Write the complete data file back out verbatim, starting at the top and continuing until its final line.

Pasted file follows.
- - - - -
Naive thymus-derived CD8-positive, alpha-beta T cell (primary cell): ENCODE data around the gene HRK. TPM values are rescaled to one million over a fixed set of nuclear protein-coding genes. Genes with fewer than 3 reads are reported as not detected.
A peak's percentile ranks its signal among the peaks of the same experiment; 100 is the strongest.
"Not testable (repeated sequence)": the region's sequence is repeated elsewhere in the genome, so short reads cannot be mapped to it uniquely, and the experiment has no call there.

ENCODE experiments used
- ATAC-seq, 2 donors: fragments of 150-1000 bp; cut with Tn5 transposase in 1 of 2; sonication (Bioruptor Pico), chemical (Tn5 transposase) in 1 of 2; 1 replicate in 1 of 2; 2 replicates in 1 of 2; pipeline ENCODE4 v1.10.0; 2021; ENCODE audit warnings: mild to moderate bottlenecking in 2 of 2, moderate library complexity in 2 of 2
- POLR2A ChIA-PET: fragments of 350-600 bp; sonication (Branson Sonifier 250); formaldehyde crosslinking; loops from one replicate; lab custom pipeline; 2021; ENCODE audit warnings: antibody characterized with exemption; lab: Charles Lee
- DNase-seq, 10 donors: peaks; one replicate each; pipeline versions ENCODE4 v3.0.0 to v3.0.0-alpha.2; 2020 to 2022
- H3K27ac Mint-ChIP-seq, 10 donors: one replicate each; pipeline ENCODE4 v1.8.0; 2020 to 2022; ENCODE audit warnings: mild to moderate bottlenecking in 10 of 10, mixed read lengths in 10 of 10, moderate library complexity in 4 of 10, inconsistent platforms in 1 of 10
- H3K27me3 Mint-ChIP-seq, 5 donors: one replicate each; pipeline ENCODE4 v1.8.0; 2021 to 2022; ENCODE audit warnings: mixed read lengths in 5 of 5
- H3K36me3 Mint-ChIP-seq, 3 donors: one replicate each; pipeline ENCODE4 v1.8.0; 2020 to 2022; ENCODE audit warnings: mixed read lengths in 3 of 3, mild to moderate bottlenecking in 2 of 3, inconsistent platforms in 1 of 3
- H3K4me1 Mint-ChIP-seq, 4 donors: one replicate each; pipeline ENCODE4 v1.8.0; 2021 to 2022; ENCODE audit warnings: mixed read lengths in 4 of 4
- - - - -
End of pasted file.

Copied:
Naive thymus-derived CD8-positive, alpha-beta T cell (primary cell): ENCODE data around the gene HRK. TPM values are rescaled to one million over a fixed set of nuclear protein-coding genes. Genes with fewer than 3 reads are reported as not detected.
A peak's percentile ranks its signal among the peaks of the same experiment; 100 is the strongest.
"Not testable (repeated sequence)": the region's sequence is repeated elsewhere in the genome, so short reads cannot be mapped to it uniquely, and the experiment has no call there.

ENCODE experiments used
- ATAC-seq, 2 donors: fragments of 150-1000 bp; cut with Tn5 transposase in 1 of 2; sonication (Bioruptor Pico), chemical (Tn5 transposase) in 1 of 2; 1 replicate in 1 of 2; 2 replicates in 1 of 2; pipeline ENCODE4 v1.10.0; 2021; ENCODE audit warnings: mild to moderate bottlenecking in 2 of 2, moderate library complexity in 2 of 2
- POLR2A ChIA-PET: fragments of 350-600 bp; sonication (Branson Sonifier 250); formaldehyde crosslinking; loops from one replicate; lab custom pipeline; 2021; ENCODE audit warnings: antibody characterized with exemption; lab: Charles Lee
- DNase-seq, 10 donors: peaks; one replicate each; pipeline versions ENCODE4 v3.0.0 to v3.0.0-alpha.2; 2020 to 2022
- H3K27ac Mint-ChIP-seq, 10 donors: one replicate each; pipeline ENCODE4 v1.8.0; 2020 to 2022; ENCODE audit warnings: mild to moderate bottlenecking in 10 of 10, mixed read lengths in 10 of 10, moderate library complexity in 4 of 10, inconsistent platforms in 1 of 10
- H3K27me3 Mint-ChIP-seq, 5 donors: one replicate each; pipeline ENCODE4 v1.8.0; 2021 to 2022; ENCODE audit warnings: mixed read lengths in 5 of 5
- H3K36me3 Mint-ChIP-seq, 3 donors: one replicate each; pipeline ENCODE4 v1.8.0; 2020 to 2022; ENCODE audit warnings: mixed read lengths in 3 of 3, mild to moderate bottlenecking in 2 of 3, inconsistent platforms in 1 of 3
- H3K4me1 Mint-ChIP-seq, 4 donors: one replicate each; pipeline ENCODE4 v1.8.0; 2021 to 2022; ENCODE audit warnings: mixed read lengths in 4 of 4